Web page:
So good.


I think one of the reasons that I so love food and drink these days has to do with pain. As the condition progresses, my senses are increasingly inundated with agony. Bright lights and luminosity changes hurt. Sound is even worse, and touch is worst of all. But taste and smell are, for now, unaffected, which makes it the one thing that I can enjoy unadulterated. I am very afraid of the day when that slips away and I’m left with nothing that has not been corrupted. Don’t get me wrong — I still find joy in everything that I do and in every moment, and I try not to dwell on the negative.

Speaking of sensation, I noticed something funny today. As you may have noticed, I got a new pair of headphones, my first set of really effective active noise canceling ones. There’s plenty of racket in this studio — banging pipes, the hum of ceiling fans and computer fans, water rushing through the exposed pipes, clacking keyboards, the bubbling white noise from the fish tank — but with the headphones on it becomes a rather eerie silence. Anyway, you know how if you’re playing Guitar Hero for a while, with its constant downward scrolling of notes, that if you stop and look at the stationary real world it seems to be floating in the opposite direction (since your brain has gotten into the habit of compensating for expected motion)? Well, after wearing the headphones for an hour I got up to walk to the kitchen to grab the aforementioned blueberries, and I thought to myself, “what is that thundering swishy sound?”

I realized a moment later that it was my feet. How quickly silence can transform the world into a deafening cacophony!



With Nefarious off enjoying Disneyland (and, I am told, trying to pull the “but daddy lets me” scam, haha, to coerce her mother into doing her bidding), Caitlin and I are going to take a rare date night, beginning shortly with going to see The Wolfman (my desire for that being stoked by this video of a bear that walks like a person). One of my favorite conveniences in seeing movies in this modern world is the small blessing of being able to buy tickets online and print them at home. It means that I don’t have to worry about getting to a new movie that might sell out early, and that I don’t have to stand in line at all — standing in lines being something that I really despise doing.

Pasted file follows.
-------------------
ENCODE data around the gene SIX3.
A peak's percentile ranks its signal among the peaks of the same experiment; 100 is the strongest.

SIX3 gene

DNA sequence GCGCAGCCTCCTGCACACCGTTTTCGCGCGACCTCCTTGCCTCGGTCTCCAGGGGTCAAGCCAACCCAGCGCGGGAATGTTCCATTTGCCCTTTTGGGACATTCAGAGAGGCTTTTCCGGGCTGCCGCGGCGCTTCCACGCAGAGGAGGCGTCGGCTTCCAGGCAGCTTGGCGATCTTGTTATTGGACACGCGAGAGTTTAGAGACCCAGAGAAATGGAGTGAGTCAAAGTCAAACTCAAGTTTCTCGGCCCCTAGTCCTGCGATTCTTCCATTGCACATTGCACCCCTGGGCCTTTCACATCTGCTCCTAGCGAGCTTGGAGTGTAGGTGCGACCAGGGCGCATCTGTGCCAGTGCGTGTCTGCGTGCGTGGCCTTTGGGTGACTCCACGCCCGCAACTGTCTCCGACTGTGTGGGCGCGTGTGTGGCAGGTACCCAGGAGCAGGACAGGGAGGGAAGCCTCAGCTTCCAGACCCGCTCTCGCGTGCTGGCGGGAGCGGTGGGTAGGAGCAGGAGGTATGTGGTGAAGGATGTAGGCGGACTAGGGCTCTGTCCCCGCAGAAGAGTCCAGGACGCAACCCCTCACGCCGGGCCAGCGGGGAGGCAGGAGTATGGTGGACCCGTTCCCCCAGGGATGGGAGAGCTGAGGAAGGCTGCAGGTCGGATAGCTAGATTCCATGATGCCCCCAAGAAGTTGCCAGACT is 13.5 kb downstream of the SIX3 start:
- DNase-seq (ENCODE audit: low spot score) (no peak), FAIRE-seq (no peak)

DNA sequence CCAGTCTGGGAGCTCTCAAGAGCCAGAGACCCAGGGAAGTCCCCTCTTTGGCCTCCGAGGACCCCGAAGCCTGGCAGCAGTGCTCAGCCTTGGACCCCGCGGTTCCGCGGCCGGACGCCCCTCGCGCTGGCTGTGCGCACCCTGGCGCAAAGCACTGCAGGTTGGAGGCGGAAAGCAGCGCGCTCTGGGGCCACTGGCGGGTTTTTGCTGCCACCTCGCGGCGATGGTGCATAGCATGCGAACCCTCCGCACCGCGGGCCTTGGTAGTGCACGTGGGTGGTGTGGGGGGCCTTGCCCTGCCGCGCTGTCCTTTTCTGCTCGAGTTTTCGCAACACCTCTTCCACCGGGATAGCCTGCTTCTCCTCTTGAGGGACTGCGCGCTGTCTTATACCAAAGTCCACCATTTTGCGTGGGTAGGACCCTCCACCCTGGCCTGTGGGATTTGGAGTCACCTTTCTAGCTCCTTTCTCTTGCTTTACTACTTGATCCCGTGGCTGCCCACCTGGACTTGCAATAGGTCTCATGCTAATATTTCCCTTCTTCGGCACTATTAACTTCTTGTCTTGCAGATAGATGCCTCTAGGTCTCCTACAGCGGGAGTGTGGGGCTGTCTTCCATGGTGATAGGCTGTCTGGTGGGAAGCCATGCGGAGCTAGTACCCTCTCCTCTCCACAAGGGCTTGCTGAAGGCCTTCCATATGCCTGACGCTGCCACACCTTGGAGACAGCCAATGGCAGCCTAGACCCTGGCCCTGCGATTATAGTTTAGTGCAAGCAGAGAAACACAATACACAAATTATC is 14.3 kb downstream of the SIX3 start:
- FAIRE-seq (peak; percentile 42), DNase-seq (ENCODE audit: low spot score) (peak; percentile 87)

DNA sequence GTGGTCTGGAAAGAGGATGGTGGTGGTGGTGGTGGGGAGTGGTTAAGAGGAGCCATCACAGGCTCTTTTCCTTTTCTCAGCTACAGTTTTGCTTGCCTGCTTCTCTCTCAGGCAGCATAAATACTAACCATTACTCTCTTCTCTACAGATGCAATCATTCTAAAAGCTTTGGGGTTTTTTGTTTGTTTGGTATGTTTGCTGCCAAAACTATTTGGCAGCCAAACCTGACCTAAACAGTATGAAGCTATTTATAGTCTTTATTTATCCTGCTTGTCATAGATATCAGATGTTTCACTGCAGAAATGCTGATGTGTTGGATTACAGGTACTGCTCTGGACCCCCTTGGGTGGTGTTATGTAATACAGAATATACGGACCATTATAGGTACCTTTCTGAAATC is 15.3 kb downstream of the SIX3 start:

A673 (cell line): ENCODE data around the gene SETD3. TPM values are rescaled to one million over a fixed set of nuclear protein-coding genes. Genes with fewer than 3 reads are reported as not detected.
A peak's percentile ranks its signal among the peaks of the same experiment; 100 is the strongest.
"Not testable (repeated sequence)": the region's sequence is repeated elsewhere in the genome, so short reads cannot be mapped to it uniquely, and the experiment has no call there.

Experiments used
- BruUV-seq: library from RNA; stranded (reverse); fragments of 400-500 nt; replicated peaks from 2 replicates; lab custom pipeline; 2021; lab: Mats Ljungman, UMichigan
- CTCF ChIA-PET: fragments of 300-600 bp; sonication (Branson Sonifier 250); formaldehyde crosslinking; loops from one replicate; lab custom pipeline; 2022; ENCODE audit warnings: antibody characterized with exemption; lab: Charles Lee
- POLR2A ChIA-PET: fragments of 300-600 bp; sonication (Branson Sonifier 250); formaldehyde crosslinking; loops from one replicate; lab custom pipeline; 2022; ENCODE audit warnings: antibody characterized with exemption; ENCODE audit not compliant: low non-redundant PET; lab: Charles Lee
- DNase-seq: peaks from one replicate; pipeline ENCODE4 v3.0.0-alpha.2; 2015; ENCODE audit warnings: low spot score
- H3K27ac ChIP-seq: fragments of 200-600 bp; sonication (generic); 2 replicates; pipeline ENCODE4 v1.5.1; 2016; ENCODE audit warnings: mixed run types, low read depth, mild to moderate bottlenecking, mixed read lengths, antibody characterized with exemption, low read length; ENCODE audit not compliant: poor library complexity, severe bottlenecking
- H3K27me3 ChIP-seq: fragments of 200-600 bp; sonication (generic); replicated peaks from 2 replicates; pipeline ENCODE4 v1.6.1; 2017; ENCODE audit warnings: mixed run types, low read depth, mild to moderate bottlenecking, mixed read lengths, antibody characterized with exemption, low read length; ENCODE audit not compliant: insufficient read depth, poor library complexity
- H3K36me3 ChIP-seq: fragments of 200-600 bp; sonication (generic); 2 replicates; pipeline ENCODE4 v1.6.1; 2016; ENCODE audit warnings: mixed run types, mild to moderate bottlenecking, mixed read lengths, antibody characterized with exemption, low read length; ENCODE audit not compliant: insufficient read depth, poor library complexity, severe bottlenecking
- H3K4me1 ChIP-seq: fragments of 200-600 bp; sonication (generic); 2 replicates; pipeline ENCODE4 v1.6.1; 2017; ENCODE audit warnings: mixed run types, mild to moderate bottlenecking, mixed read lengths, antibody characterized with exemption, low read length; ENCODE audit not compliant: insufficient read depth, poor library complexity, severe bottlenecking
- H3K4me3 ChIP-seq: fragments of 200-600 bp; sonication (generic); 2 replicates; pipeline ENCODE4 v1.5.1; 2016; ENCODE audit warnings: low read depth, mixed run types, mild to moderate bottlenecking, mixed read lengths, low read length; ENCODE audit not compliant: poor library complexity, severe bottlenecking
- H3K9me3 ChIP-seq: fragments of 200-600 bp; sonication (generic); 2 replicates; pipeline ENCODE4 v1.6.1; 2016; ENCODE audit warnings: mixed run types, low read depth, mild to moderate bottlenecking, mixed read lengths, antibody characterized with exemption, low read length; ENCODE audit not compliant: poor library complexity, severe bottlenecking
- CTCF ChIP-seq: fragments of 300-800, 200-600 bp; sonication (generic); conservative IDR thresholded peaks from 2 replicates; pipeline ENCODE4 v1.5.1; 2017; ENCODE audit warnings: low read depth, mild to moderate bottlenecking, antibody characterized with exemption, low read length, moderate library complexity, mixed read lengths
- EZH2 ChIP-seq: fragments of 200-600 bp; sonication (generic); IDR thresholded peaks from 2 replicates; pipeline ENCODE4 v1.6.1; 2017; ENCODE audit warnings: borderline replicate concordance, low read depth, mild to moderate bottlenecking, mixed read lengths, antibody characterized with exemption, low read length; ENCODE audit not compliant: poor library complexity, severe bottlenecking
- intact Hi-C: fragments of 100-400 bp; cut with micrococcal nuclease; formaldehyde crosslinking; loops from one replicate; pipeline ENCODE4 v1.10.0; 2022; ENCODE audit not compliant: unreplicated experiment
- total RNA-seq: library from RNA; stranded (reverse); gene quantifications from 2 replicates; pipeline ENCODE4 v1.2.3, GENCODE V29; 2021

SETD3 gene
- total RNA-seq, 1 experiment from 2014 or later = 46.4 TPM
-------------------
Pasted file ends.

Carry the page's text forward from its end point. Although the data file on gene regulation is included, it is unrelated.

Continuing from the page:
Other than that, I anticipate sleeping very well tonight. I haven’t been getting a whole lot of sleep the last few days due to discomfort, but I think I’ve crossed the threshhold into being so deliriously tired that even if goblins crawled into bed and gnawed on my legs — something that many nights I could swear is actually happening — that I would blissfully snore through it. I think drifting off to sleep in a comfortable bed with Caitlin at my side is up near the top of my “best things list” as well.

Knives on a plane… updated

After I posted by “knives on a plane” entry — which was temporarily removed because I’d received some threats over it and I wanted to investigate the legal issues first — there was some debate as to what the reaction from officials would be, and what level of response (perhaps nothing, perhaps evacuating the airport, perhaps arresting me, perhaps taking the knife, or whatever), and I have that answer for you from the horse’s mouth. I was at the airport again yesterday to drop off Nefarious who’s going to visit her mother for the long weekend, and we sat down and had a slice of pizza because we got there early. Sitting next to us were three women who worked as security agents speaking quite boisterously in Arabic. A moment later I realized that one of them, the one wearing a hijab, was the same woman who’d been working the gate that I’d walked through with the item in question.